The statistical significance on all these observations was very high, p < 0.0001, meaning there was less than a 1 in 10,000 probability that the observations could have occurred by chance. It is one of the more dramatic correlations between selenium status and the outcome of an infectious disease that has ever been published and was based on a fairly large data set. Of course, the way science works, this does not prove that variations in selenium status were the cause of increased survival vs. mortality in SARS-CoV-2 infection, but it is now a very strong hypothesis that selenium is a major influence on the outcome. So that obviously raises the question, what are the mechanisms involved, and why should selenium be so important?
Passwater: Good question. We will come back to it later in the interview. But first, how did this research come about? Why did you want to look at selenium intake and COVID-19 in the first place?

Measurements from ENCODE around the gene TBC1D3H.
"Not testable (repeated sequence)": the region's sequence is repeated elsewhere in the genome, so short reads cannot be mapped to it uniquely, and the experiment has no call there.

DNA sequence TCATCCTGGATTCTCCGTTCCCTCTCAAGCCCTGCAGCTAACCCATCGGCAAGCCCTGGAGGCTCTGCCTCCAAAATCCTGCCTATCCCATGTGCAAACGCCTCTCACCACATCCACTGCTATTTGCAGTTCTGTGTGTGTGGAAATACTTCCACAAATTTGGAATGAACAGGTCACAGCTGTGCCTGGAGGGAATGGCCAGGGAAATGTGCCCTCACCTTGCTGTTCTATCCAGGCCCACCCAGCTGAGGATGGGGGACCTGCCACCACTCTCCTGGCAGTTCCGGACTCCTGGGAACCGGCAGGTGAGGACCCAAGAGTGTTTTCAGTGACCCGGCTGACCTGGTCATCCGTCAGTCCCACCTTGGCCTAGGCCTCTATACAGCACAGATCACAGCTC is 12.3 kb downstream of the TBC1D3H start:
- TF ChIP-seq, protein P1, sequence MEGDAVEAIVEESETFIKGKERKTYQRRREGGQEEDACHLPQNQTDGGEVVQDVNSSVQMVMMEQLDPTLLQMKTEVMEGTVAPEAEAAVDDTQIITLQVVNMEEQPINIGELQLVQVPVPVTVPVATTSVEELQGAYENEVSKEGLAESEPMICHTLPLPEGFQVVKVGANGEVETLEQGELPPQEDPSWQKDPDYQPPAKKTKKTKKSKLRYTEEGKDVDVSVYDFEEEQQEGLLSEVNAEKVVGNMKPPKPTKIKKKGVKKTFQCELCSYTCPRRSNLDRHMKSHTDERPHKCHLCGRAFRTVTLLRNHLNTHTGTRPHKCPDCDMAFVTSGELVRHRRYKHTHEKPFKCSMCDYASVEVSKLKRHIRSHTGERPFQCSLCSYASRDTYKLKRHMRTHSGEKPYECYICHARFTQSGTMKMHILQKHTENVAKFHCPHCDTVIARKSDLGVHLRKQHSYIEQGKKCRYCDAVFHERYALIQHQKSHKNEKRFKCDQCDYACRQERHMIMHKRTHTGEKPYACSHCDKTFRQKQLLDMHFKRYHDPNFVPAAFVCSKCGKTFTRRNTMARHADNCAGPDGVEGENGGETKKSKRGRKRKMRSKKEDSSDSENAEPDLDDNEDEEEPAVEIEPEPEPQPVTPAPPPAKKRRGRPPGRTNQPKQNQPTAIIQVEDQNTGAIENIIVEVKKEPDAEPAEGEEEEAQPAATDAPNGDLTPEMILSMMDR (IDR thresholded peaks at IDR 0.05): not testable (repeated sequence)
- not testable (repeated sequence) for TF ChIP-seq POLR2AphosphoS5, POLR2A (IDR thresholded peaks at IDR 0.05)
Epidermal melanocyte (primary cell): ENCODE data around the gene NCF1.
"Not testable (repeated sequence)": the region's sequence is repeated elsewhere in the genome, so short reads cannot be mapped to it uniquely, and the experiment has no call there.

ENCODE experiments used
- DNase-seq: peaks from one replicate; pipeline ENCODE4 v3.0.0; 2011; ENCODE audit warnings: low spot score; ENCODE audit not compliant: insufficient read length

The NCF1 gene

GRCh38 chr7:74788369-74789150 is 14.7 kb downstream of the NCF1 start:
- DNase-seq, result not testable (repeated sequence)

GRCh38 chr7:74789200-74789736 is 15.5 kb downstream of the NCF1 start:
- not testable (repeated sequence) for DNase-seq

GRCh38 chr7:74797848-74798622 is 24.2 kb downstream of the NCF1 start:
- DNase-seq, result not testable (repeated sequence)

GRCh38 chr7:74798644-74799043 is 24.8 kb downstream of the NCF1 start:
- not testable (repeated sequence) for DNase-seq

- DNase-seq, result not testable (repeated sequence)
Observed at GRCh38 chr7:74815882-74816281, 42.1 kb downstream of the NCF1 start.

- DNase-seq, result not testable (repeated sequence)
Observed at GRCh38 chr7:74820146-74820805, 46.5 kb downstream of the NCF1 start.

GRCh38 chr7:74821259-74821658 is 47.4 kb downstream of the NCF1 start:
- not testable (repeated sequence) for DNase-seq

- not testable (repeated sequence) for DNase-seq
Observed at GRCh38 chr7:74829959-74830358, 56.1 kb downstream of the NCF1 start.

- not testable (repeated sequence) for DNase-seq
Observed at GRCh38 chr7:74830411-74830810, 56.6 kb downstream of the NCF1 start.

Taylor: From a personal perspective, my interest in this goes back to 2003 and the SARS epidemic, which in retrospect was a practice run for the COVID-19 pandemic. Unfortunately, we did not seem to learn as much as we should have or make proper preparations for the next outbreak of a genetically related virus. Thus, we have the disaster unfolding today.
When the original SARS genomic sequence became available early in 2003, similar to what I had seen in HIV in 1994, I was able to identify 2 programmed ribosomal frameshift sites in the virus, both associated with an in-frame UGA (potential selenocysteine) codon in the overlapping reading frame.
Passwater: Whoa! Professor Taylor, this is where you lose many traditional biochemists. Let me remind our readers that a frameshift mutation is a type of mutation involving the insertion or deletion of a nucleotide in which the number of deleted base pairs is not divisible by three. “Divisible by three” is important because the cell reads a gene in groups of three bases.